±JOIN OUR NEWSLETTER
±Compare Expat Providers
±Expat Focus Partners
±Latest Financial Articles
· How To Make The Most Of Your Retirement Abroad
· Expat Focus Financial Update September 2017
· 10 Things To Think About Before You Move Abroad In Your Middle Age
· Expat Focus Financial Update August 2017
· What Could Higher Interest Rates Mean For Your Overseas Property Purchase?
· Expat Focus Financial Update July 2017
· The Lifestyles And Cultures Of Great Expat Locations
· Understanding Exchange Rates for Your Overseas Property Purchase
· Interview With Duncan Khoury, Head of Marketing, World First Australia
CyclingBack to top Back to main Skip to menu
Italy - Cycling
Many of the roads all across the country are ideal for cycling. Many Italians are now looking at cycling as more than just a way to stay fit. In the major cities and developed towns, individuals have started depending upon cycling as a convenient way of commuting on a daily basis.
The municipal governments in certain cities levy a ban on motor traffic on specific days, making it necessary for people to walk or ride a cycle. Residents who are trying to reduce pollution are also gradually moving away from cars. Moreover, people who want to travel locally without getting in the way of Italy’s aggressive drivers are opting for cycles. While Italian drivers may have the tendency to honk at other cars, they generally are a bit more patient with cyclists. People can actually reach their destination faster if they cycle a short distance during rush hour. You save on travel expenses like gas and tickets by biking from one place to another. Parking is another factor that has increased the popularity of cycles among the city commuters. Biking is therefore becoming a common practice with locals and expats.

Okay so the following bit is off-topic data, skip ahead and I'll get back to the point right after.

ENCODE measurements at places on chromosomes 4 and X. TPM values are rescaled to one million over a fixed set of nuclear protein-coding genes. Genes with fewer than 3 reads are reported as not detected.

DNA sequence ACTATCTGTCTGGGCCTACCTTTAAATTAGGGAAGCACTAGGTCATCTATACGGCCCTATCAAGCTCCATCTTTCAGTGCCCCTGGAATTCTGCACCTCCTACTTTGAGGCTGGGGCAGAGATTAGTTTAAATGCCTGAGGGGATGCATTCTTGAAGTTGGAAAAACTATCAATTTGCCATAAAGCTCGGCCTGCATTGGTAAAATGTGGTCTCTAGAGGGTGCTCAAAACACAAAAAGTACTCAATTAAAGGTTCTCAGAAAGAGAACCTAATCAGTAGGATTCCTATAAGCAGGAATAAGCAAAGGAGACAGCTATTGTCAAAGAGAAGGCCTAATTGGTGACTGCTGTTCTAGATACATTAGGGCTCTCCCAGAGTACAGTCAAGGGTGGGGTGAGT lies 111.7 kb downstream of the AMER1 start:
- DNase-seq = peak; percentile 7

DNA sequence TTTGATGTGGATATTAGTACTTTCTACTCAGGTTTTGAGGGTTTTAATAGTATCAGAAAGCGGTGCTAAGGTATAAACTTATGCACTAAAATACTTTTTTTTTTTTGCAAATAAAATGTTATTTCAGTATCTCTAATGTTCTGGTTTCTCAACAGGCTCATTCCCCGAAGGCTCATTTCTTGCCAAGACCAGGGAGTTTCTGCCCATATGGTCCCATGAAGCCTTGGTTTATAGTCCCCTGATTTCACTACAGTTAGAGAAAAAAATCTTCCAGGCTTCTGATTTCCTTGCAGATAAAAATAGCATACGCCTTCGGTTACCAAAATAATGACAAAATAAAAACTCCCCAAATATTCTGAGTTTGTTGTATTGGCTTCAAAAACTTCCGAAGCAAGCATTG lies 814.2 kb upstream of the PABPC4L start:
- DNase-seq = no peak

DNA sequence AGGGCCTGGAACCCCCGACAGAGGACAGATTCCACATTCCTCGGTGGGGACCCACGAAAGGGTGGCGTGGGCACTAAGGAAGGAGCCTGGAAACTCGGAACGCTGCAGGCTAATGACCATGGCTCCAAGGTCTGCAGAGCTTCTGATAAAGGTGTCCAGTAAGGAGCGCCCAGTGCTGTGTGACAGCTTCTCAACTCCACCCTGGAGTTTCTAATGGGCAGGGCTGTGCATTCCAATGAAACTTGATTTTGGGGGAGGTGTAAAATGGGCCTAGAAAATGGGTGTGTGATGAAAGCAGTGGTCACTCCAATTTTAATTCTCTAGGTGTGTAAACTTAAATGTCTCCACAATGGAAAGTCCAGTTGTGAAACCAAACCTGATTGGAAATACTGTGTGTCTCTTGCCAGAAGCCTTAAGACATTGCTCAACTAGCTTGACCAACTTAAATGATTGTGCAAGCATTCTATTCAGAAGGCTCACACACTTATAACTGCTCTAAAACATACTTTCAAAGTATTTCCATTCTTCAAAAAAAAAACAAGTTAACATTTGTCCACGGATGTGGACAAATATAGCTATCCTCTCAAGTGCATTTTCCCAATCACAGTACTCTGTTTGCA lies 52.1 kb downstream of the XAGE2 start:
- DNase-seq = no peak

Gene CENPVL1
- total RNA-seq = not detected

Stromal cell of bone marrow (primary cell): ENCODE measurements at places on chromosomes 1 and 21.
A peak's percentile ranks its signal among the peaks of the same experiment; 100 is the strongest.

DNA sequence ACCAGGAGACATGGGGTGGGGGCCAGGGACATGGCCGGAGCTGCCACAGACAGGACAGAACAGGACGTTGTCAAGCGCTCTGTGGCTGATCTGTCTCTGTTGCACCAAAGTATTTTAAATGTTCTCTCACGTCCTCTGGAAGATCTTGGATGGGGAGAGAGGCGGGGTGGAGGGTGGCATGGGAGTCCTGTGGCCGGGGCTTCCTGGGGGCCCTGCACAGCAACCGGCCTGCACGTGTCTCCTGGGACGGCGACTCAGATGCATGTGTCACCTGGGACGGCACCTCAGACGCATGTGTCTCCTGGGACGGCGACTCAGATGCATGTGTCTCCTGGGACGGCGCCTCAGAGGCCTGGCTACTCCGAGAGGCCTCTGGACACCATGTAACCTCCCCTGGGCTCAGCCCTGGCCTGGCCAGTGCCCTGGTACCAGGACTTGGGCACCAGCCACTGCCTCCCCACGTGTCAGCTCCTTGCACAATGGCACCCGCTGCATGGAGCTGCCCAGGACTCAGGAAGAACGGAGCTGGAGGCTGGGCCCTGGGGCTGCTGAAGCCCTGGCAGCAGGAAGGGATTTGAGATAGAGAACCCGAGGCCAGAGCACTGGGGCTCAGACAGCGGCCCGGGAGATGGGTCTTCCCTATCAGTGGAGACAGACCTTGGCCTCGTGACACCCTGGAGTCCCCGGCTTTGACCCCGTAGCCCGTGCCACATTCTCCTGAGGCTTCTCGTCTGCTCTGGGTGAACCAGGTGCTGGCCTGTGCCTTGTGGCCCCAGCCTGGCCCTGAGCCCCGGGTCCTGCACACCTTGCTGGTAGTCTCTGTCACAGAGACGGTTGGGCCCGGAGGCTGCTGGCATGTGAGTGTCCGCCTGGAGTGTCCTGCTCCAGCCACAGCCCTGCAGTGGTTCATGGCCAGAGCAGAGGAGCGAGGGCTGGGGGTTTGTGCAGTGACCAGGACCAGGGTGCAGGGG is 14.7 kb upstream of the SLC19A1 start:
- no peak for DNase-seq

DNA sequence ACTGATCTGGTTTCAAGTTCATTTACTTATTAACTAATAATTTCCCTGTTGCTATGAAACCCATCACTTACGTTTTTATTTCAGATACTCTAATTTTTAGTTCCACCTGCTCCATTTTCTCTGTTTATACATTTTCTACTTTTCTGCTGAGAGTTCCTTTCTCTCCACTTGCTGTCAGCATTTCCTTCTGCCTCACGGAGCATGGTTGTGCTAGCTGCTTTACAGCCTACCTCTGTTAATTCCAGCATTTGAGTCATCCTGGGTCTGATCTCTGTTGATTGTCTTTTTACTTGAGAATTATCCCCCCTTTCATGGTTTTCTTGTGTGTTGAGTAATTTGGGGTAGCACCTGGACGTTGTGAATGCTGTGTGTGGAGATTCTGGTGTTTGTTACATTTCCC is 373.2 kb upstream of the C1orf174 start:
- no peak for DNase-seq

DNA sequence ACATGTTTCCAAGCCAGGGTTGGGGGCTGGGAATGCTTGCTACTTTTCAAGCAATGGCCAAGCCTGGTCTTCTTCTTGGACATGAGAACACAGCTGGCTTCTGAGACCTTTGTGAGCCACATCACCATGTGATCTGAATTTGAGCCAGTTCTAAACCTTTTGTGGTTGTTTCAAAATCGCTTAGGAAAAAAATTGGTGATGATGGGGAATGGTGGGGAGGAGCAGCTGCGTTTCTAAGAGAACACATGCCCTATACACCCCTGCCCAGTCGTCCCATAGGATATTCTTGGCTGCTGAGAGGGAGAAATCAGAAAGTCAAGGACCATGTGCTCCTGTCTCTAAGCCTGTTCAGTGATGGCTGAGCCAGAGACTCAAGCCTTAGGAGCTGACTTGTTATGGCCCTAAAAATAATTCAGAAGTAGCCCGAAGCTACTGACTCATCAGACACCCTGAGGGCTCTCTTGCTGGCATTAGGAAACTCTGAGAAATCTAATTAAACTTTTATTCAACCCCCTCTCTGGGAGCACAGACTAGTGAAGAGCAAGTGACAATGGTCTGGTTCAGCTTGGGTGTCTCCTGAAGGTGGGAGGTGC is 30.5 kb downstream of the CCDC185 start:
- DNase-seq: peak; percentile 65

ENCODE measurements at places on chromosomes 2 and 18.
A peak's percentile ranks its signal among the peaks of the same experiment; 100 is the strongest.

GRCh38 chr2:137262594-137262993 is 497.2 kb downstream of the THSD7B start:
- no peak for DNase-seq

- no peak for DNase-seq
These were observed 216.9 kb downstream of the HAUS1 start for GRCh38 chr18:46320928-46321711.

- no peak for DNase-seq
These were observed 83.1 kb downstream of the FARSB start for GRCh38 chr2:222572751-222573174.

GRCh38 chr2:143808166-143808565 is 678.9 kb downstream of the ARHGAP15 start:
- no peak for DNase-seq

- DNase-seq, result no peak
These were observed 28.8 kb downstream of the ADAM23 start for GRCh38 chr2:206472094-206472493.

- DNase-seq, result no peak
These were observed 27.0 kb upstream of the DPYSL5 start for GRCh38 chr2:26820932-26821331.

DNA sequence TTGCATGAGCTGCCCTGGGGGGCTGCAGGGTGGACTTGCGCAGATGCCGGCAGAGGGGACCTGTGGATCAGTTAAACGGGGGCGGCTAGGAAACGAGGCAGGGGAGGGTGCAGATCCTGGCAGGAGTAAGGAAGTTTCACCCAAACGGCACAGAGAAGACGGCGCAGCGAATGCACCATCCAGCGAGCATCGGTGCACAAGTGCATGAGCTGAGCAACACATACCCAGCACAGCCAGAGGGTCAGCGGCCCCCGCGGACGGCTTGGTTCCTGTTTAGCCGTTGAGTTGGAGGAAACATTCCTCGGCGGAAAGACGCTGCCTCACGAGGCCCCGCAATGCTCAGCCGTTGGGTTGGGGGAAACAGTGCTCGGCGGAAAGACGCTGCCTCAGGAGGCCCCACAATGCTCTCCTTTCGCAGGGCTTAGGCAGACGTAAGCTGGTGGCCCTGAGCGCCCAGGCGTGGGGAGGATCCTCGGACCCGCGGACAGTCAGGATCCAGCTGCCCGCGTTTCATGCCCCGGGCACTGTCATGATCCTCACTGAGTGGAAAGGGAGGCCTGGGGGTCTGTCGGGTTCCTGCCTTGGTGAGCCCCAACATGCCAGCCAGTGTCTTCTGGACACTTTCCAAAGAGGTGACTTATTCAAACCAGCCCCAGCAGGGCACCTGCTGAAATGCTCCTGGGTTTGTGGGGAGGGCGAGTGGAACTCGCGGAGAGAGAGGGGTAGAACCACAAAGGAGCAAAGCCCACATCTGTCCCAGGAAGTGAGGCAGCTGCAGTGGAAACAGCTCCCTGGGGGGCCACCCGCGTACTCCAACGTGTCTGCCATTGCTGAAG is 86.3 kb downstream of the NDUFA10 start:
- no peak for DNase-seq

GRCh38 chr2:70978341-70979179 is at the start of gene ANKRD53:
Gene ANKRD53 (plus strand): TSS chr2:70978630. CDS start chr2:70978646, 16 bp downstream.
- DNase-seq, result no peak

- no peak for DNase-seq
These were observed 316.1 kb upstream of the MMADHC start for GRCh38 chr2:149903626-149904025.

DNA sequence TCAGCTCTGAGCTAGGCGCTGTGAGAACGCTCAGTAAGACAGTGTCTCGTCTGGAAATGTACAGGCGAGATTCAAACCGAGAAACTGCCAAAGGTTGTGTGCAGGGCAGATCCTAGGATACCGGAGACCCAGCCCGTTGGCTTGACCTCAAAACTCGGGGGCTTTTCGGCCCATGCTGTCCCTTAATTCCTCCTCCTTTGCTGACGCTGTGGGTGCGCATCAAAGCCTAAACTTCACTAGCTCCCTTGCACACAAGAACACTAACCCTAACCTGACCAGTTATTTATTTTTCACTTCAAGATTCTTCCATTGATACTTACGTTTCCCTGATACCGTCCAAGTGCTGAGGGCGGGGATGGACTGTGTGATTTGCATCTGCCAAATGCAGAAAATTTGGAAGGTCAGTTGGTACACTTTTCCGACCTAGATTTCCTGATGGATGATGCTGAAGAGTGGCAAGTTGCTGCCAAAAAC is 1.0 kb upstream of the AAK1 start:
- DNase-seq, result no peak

In the cities students, shop owners and skilled laborers are often seen cycling to school or work if they don’t have a long distance to travel. However, office executives still don’t like to show up at work all sweaty from a bike ride. Cycling has therefore still not become as popular a mode of transport with the corporate crowd, as it is in the US and the UK. You rarely see separate paths for cyclists like you do in the UK or certain parts of the US. Even in places that do have bike lanes, cyclists tend to ride on the sides of the streets.
When it comes to cycling, some prefer buying bikes while others rent them for only as long as they are required. On average, a brand new bike costs about €200 or so; a used cycle could cost anywhere between €70 and €150. Many retailers also maintain a new bike for a certain period of time without charging anything extra. For those who prefer renting, there are two options: city-run bike sharing services or private bike rentals.